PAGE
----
• Jana Clark ’22, Communications Intern at the Fresh Air Fund

    Jana smiling with her laptop at her hands

    Jana Clark’s W.I.S.E. experience certainly looks different than what she initially anticipated; typically, W.I.S.E. fellows are given housing on campus for the summer, so students who live across the country can participate in competitive New York City-based internships. However, Clark, an international student, is conducting her internship remotely — from her hometown in Germany.

    “I start at 12 in the afternoon, which is nice because I do not have to start early in the morning but because of the time difference, I have about three hours of independent work before anyone else is ‘active’,” she shares. “I work from 12 to 8 pm so it is a long workday, but I always have something to do and have enjoyed everything about it thus far.”

    Clark is a communications intern at the Fresh Air Fund, a nonprofit organization that provides opportunities for New York City children from low-income areas to experience nature through summer development programs and camps.

    Her daily tasks include Zoom meetings, writing blog posts, assisting with developing public relations strategies, and conducting social media research on similar nonprofit organizations.. 

    A communication major with a concentration in public relations and a minor in environmental studies, Clark knew she wanted to work for an organization that is environmentally conscious.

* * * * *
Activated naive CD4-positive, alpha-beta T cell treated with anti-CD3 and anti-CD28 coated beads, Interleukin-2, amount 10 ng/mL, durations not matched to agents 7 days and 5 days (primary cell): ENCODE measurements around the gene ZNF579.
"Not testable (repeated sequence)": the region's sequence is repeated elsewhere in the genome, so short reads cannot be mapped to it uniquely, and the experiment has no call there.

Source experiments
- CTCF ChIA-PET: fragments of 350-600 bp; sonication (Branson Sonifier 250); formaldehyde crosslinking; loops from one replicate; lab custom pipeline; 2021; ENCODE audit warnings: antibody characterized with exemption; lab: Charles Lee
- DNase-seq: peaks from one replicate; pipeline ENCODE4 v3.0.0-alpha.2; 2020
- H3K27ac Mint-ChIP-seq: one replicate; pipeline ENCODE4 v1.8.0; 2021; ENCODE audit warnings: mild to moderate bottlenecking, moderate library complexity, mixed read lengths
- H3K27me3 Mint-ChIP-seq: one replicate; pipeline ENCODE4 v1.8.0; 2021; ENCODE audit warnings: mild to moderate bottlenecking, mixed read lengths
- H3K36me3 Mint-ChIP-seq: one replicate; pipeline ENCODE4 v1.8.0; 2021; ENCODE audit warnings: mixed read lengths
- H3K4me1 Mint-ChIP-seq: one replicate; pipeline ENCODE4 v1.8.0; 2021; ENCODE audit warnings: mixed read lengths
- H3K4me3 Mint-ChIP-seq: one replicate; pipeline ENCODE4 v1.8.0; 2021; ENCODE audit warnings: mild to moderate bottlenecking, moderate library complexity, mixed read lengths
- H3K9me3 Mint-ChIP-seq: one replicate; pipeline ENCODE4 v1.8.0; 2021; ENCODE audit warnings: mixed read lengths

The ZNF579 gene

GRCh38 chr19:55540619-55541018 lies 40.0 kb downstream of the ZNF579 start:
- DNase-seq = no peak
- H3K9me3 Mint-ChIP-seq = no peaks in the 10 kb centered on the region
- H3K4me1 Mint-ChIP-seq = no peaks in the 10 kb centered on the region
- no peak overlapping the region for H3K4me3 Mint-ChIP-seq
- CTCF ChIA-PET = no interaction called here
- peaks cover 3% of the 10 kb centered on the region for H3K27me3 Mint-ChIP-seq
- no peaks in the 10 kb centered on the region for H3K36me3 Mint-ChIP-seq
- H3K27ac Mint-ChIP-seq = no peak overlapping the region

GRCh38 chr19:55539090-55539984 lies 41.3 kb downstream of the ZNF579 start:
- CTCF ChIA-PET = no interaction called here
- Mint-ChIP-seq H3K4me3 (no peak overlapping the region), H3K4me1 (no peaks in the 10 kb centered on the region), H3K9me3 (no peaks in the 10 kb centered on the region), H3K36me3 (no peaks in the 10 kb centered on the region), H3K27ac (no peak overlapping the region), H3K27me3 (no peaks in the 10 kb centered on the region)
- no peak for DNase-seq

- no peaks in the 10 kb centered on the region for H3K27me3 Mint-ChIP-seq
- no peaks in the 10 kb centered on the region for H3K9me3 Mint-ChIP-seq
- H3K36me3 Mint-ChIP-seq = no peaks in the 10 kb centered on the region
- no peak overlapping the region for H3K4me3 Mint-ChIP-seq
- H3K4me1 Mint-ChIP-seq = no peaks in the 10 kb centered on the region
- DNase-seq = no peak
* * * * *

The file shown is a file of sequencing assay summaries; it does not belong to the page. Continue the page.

I have always wanted to work in the nonprofit sector, whether for environmental justice or other social justice issues, but to be involved in a field that would allow me to write about these issues and raise awareness of them,” she says. 

    W.I.S.E. has proved to be an invaluable experience for Clark. 

    “I decided to apply not only because of the career development and networking opportunities, but because it would be a place where women were empowering women to be their best selves and develop our confidence as leaders in the professional world,” she says.

    In addition to being a 2020 W.I.S.E. fellow, Clark is vice president of the Public Relations Student Society of America (PRSSA), assistant to the vice president of philanthropy for the Sigma Delta Tau sorority, publicity and marketing chair, and a staff writer for Her Campus Manhattan. She is also a student worker in the Communication department and is actively involved in Campus Ministry and Social Action and the L.O.V.E. program.

  • Khaitlyn Figueroa ’21, Undergraduate Research Assistant at New York Medical College

    Khaitlyn working on her laptop wearing a face mask

    In the age of the coronavirus pandemic, hospitals and healthcare facilities are operating far differently than they used to. Through her W.I.S.E. internship, Khaitlyn Figueroa has gotten a firsthand look at these changes.

    As an undergraduate research assistant at New York Medical College, Figueroa is experiencing firsthand what the healthcare system looks like during a time of crisis. Her internship program has been moved to an online format.

    “There is limited access to the hospital, so I cannot shadow a doctor or assist other research students in their medical lab,” she notes.